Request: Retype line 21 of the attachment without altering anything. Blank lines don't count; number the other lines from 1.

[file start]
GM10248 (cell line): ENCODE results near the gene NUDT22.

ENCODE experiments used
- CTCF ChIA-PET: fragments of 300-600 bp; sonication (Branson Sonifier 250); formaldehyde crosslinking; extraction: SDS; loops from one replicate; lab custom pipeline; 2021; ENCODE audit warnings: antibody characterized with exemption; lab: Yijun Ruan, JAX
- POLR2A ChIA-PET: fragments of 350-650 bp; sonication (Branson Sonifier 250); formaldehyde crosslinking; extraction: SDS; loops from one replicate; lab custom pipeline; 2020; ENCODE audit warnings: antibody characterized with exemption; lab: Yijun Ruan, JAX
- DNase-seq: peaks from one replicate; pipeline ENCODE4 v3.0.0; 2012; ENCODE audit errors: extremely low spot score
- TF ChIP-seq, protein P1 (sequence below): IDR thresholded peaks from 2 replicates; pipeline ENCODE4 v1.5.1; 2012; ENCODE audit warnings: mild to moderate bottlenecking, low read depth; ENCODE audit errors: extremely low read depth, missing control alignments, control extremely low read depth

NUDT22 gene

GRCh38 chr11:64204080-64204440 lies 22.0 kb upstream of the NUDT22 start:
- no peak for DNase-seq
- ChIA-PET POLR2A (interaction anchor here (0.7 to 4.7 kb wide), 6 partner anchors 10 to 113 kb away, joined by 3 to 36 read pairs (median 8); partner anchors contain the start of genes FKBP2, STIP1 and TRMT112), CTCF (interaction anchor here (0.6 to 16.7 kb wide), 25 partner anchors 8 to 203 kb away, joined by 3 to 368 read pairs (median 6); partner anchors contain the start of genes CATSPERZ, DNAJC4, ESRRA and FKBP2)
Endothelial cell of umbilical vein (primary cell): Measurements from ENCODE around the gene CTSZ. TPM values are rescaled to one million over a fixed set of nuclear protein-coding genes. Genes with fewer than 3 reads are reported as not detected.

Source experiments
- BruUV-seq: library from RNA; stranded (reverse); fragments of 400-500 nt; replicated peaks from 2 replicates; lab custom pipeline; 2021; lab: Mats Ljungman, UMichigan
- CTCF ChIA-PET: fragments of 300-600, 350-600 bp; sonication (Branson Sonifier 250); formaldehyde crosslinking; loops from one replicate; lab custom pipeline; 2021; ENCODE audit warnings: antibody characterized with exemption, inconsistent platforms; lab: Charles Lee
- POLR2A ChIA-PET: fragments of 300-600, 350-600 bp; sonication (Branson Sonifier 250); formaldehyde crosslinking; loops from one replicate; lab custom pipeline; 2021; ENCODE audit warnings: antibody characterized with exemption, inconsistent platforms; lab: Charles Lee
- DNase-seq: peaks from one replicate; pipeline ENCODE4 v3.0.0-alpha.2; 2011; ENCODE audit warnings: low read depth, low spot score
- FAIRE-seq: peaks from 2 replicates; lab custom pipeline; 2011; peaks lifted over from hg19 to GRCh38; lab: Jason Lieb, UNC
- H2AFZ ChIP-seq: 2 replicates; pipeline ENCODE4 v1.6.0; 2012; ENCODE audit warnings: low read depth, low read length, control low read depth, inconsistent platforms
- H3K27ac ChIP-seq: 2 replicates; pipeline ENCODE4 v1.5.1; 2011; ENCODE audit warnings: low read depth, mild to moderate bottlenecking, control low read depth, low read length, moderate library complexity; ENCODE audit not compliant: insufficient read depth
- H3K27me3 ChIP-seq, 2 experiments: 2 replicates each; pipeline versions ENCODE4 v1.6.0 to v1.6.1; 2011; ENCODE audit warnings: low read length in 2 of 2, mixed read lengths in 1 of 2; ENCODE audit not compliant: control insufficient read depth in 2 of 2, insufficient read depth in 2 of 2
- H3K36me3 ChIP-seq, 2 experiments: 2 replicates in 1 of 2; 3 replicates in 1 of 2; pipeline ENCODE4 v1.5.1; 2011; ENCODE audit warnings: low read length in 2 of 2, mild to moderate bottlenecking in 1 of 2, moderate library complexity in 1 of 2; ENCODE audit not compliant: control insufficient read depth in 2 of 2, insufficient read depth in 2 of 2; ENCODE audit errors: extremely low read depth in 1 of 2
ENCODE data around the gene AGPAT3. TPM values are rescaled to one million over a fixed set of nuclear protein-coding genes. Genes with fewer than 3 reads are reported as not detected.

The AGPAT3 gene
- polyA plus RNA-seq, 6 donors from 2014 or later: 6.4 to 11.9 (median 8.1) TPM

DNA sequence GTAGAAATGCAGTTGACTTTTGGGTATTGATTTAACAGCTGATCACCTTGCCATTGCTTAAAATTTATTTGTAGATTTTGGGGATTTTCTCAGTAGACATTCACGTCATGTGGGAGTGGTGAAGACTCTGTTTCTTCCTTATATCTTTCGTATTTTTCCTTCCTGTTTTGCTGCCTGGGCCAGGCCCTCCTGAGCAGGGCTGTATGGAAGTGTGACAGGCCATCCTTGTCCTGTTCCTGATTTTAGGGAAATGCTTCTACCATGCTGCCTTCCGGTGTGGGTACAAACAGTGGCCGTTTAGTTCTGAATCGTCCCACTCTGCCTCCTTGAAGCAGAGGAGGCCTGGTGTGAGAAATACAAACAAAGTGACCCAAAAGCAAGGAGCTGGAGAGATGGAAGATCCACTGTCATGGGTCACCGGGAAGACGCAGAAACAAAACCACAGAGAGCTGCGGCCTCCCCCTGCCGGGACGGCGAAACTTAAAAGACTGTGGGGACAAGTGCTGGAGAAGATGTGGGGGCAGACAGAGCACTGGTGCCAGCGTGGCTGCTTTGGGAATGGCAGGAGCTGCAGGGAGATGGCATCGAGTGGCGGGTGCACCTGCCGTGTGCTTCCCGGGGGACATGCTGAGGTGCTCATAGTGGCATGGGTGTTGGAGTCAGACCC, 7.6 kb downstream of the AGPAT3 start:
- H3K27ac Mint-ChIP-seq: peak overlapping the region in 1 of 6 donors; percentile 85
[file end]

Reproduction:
- H3K36me3 ChIP-seq, 2 experiments: 2 replicates in 1 of 2; 3 replicates in 1 of 2; pipeline ENCODE4 v1.5.1; 2011; ENCODE audit warnings: low read length in 2 of 2, mild to moderate bottlenecking in 1 of 2, moderate library complexity in 1 of 2; ENCODE audit not compliant: control insufficient read depth in 2 of 2, insufficient read depth in 2 of 2; ENCODE audit errors: extremely low read depth in 1 of 2